Sweat chloride levels were not decreased by ivacaftor in these non-CF subjects. This is not surprising for two reasons. First, sweat chloride provides a logarithmic readout of CFTR function21, falling steeply from ~100 mM when CFTR function is zero to ~40 mM when CFTR function is ~10% and becoming less sensitive thereafter, so that non-CF subjects can barely be distinguished from CF carriers, who have only 50% WT CFTR function40. The increase in WT CFTR function we saw is predicted to decrease sweat chloride values by only ~3 mM (extrapolated from Fig. 14 in Char et al.21), consistent with the nearly identical values that we observed off and on drug. Second, it is possible that ivacaftor cannot increase WT CFTR function in the duct, where CFTR is fully activated22, and its high density may push its PO even higher24.
Ivacaftor did not significantly alter M-sweat
A recurring question is whether cholinergically-stimulated M-sweat, which persists in CF subjects, is completely CFTR-independent. Although we did not detect a significant ivacaftor effect on M-sweating (Table 1 and Fig. 4c), it is likely that CFTR does make a minor contribution to M-sweating. CFTR and calcium-activated chloride channels are co-localized in the same sweat coil secretory cells41 (and shown in Fig. 2), and reduced cholinergic sweat rates are seen for CF subjects in some27,28,29, but not all42 studies. CFTR contributes to cholinergically-mediated fluid secretion in several tissues and species43,44,45,46,47,48,49, and stimulating M3 muscarinic receptors in CFTR-transfected BHK cells50 or P2Y receptors via apical UTP in well-differentiated airway cells51 activates CFTR. Ivacaftor provides a tool to measure the participation of CFTR in cholinergically induced M-sweat in CF subjects whose CFTR mutations show large increases to ivacaftor. For example, in an R117H-7T subject where ivacaftor produced an estimated 3–7 fold increase in PO, M-sweating was also significantly increased52. In these non-CF subjects we may have failed to detect a contribution of CFTR on M-sweating because ivacaftor increased CFTR function by 13–41% in these experiments, versus the ~500% increase seen in the R117H-7T subject52.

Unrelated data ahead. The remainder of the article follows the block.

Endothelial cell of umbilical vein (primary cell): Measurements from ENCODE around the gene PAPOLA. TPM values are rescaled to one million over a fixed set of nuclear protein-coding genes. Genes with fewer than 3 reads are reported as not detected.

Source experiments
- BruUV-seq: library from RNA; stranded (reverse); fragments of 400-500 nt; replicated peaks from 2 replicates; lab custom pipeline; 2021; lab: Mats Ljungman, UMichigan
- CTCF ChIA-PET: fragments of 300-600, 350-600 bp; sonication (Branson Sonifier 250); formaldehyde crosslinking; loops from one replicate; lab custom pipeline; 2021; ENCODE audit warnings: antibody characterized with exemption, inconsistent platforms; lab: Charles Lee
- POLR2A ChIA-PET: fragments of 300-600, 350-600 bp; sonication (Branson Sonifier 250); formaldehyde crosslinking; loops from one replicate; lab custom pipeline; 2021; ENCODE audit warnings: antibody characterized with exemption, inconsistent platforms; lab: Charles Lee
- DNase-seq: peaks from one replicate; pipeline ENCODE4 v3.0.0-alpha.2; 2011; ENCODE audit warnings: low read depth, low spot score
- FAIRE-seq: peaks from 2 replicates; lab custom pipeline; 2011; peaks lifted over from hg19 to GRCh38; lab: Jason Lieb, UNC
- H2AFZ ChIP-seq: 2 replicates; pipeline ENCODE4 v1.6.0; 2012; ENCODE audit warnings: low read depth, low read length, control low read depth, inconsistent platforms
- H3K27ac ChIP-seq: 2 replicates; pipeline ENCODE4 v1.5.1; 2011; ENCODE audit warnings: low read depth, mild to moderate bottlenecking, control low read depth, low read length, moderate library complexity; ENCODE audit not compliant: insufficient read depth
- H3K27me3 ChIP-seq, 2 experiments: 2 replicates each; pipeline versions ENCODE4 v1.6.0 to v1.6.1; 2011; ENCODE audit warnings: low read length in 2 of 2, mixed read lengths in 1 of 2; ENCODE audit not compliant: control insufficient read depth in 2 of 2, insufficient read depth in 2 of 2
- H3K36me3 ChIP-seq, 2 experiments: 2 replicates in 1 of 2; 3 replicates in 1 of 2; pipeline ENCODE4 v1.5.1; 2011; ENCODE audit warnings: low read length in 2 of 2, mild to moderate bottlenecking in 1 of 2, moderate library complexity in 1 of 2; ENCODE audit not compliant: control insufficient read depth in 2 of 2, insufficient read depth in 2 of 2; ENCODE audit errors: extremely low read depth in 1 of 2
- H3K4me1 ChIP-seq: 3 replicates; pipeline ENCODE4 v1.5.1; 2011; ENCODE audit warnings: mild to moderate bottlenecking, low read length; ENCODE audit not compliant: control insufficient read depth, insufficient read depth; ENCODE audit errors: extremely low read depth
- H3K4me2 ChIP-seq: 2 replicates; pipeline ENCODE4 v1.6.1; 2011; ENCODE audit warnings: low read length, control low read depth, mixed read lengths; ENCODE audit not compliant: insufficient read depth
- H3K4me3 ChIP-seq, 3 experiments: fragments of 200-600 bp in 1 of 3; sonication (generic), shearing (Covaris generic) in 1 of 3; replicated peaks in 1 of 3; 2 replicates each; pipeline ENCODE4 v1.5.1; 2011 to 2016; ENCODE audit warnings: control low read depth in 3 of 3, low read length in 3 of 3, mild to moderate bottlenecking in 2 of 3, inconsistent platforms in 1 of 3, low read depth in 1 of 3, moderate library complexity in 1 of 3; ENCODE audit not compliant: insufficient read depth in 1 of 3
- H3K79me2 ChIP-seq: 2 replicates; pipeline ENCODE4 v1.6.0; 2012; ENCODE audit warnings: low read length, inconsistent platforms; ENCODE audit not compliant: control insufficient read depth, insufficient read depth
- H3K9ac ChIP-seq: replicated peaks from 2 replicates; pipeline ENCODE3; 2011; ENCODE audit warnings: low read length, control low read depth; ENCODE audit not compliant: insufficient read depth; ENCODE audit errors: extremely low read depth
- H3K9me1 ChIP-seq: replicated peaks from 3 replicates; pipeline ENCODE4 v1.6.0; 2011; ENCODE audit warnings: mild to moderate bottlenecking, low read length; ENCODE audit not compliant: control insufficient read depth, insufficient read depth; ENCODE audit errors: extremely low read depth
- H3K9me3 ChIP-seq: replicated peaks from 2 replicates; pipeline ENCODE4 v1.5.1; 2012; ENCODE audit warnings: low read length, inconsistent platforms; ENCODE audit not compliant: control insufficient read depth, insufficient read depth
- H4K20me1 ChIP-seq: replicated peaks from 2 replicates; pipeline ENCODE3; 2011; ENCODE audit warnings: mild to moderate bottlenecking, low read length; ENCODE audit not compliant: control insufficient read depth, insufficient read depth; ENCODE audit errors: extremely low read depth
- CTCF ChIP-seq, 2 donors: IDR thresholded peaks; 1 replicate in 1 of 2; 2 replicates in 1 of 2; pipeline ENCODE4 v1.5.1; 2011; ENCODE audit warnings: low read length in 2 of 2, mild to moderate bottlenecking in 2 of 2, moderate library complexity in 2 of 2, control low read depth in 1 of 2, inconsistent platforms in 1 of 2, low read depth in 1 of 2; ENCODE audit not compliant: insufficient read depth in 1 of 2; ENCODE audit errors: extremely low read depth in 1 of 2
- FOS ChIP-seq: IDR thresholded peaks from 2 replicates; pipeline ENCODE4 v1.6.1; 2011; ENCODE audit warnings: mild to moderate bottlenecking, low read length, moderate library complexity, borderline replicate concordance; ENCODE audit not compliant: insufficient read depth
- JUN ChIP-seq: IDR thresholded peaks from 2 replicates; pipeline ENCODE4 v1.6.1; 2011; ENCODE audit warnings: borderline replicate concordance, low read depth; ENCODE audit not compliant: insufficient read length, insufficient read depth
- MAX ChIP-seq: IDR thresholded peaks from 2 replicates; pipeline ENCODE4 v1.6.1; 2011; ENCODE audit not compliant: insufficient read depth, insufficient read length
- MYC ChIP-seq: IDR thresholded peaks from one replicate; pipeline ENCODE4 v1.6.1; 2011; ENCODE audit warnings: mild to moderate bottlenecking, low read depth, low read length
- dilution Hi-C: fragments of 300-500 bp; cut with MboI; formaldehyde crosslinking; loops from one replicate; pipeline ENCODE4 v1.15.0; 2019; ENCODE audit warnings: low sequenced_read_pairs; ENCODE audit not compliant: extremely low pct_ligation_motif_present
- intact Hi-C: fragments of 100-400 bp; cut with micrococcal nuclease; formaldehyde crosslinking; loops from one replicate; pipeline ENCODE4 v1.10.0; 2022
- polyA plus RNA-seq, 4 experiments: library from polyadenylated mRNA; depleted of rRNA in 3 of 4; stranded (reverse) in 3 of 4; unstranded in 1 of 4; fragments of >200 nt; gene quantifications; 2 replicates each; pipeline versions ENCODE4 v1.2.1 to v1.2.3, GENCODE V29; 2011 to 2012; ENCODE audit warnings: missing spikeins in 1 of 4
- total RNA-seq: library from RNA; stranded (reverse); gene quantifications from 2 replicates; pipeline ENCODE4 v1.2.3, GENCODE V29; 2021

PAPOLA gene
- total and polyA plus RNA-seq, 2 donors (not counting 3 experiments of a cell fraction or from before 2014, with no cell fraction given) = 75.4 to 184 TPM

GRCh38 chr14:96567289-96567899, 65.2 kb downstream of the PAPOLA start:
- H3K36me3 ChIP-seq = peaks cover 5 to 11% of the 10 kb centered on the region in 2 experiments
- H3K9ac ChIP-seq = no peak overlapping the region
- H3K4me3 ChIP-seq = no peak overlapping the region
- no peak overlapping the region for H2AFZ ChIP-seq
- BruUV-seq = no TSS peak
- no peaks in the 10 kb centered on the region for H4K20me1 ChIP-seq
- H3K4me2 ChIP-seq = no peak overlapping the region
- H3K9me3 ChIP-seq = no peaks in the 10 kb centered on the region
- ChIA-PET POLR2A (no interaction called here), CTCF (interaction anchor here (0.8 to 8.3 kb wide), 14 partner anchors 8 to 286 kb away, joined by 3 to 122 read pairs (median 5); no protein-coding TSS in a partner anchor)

Advantages/disadvantages of the assay and limitations of the study design
This assay is technically challenging, but provides an accurate and near-linear assessment of CFTR function in vivo, and multiple measures obtained through repeat visits provide sufficient data to detect small differences in function using a small set of subjects. The technical demands will likely limit its use to research settings, where the approach can be useful in calibrating biomarkers used in clinical settings (see for example Graeber et al.53).
This research benefitted from several distinct advantages that helped us estimate the relevant fixed effects (e.g., the drug effect on C-sweat) with greater accuracy by taking account of random variation across glands, testing occasions (weeks), and subjects. First, ivacaftor is a highly specific drug that binds CFTR directly7. Second, C-sweat depends absolutely on CFTR27 and varies nearly linearly with CFTR function28,29. Third, we used a method in which two sets of identified glands (left and right arms) were independently stimulated on multiple test days for all but one subject, and for comparison we also activated a separate cholinergic pathway that is not CFTR-dependent.
This study also had important limitations. It was not a placebo controlled, double blind trial. Also, it is clear in retrospect that the experiments looking for peak-trough and washout effects would have been more sensitive if they had been run using 1% cocktail. The small number of subjects could also be considered a limitation, but one purpose of the study was to determine if the multiple gland, within-subject design would reveal a clear signal with a small number of subjects. In this respect, our study was reasonably successful.
Summary and Conclusions
In summary, 4 days of oral ivacaftor produced increases in WT CFTR function that were most reliably detected with C-sweat rate assays conducted with sub-maximal β-adrenergic stimuli, less reliably detected with C-sweat rate assays conducted with maximal stimuli, and not detected with M-sweat measurements or sweat chloride assays. When a drug that is efficacious in vitro fails to show in vivo effects it is commonly interpreted to mean that the drug has failed, but the present results show that real effects can be masked by features of the in vivo measurements used. This point applies especially to the ‘gold standard’ measure of FEV1, which is strongly influenced by environmental factors and is insensitive to improved CFTR function especially at early or late stages of disease. For a discussion of biomarkers as surrogate endpoints, see De Boeck et al.54; and, for a comparison of various biomarker responses to CFTR modulators, see Graeber et al.53.
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We are grateful to the subjects who participated in these trials. We thank Fred van Goor and Paul Negulescu for critical discussions; Nam Soo Joo and Eric Frisbee for assistance, and members of the CFFT Sweat Consortium organized by Elizabeth Joseloff for comments and intellectual support. We are grateful to Meagan Shinbashi for help in editing and submitting the manuscript. Supported by an Investigator Initiated Grant from Vertex Pharmaceuticals to R.B.M., with additional support from Cystic Fibrosis Research Inc. and Cystic Fibrosis Foundation Therapeutics to J.J.W. Kalydeco was provided by Vertex Pharmaceuticals.
The authors declare no competing interests.
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Kim, J., Farahmand, M., Dunn, C. et al. Sweat rate analysis of ivacaftor potentiation of CFTR in non-CF adults. Sci Rep 8, 16233 (2018). https://doi.org/10.1038/s41598-018-34308-8
- Sweat Rate
- CFTR Function
- Sweat Chloride Levels
Biomedicine & Pharmacotherapy (2020)